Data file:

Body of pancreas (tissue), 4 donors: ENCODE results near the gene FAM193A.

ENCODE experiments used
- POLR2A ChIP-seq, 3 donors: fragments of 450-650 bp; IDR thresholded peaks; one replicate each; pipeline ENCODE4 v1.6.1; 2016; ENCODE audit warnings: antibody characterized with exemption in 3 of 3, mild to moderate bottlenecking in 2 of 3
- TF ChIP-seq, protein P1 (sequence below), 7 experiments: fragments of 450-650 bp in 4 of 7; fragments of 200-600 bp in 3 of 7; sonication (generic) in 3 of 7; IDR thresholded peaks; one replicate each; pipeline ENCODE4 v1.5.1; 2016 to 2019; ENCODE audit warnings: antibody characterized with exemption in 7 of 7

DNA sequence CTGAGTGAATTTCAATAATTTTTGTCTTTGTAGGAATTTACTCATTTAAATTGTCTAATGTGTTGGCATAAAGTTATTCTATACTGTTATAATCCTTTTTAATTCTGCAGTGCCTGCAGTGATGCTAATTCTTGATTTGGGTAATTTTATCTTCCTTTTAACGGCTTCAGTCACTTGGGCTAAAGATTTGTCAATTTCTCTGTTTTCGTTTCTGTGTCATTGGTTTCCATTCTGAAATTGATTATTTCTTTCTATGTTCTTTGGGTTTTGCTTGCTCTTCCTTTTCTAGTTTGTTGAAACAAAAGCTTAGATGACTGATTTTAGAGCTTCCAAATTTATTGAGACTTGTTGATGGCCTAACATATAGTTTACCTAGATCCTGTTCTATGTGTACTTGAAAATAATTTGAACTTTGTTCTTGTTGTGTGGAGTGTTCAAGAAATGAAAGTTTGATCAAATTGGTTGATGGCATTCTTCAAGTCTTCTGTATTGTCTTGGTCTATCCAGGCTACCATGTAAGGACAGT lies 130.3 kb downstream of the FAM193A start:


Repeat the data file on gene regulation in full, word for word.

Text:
Body of pancreas (tissue), 4 donors: ENCODE results near the gene FAM193A.

ENCODE experiments used
- POLR2A ChIP-seq, 3 donors: fragments of 450-650 bp; IDR thresholded peaks; one replicate each; pipeline ENCODE4 v1.6.1; 2016; ENCODE audit warnings: antibody characterized with exemption in 3 of 3, mild to moderate bottlenecking in 2 of 3
- TF ChIP-seq, protein P1 (sequence below), 7 experiments: fragments of 450-650 bp in 4 of 7; fragments of 200-600 bp in 3 of 7; sonication (generic) in 3 of 7; IDR thresholded peaks; one replicate each; pipeline ENCODE4 v1.5.1; 2016 to 2019; ENCODE audit warnings: antibody characterized with exemption in 7 of 7

DNA sequence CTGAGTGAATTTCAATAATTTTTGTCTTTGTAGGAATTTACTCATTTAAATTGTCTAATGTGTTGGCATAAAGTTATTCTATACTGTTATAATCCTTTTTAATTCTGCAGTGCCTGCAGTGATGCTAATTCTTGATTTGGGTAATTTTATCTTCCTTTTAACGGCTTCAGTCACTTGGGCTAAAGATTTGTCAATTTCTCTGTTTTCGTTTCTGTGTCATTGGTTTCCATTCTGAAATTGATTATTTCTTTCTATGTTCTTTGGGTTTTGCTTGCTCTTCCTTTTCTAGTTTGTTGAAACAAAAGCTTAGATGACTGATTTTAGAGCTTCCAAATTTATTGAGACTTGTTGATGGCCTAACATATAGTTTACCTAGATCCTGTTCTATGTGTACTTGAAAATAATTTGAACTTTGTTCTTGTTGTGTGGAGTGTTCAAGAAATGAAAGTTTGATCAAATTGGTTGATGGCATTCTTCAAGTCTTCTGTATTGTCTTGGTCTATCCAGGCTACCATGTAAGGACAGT lies 130.3 kb downstream of the FAM193A start: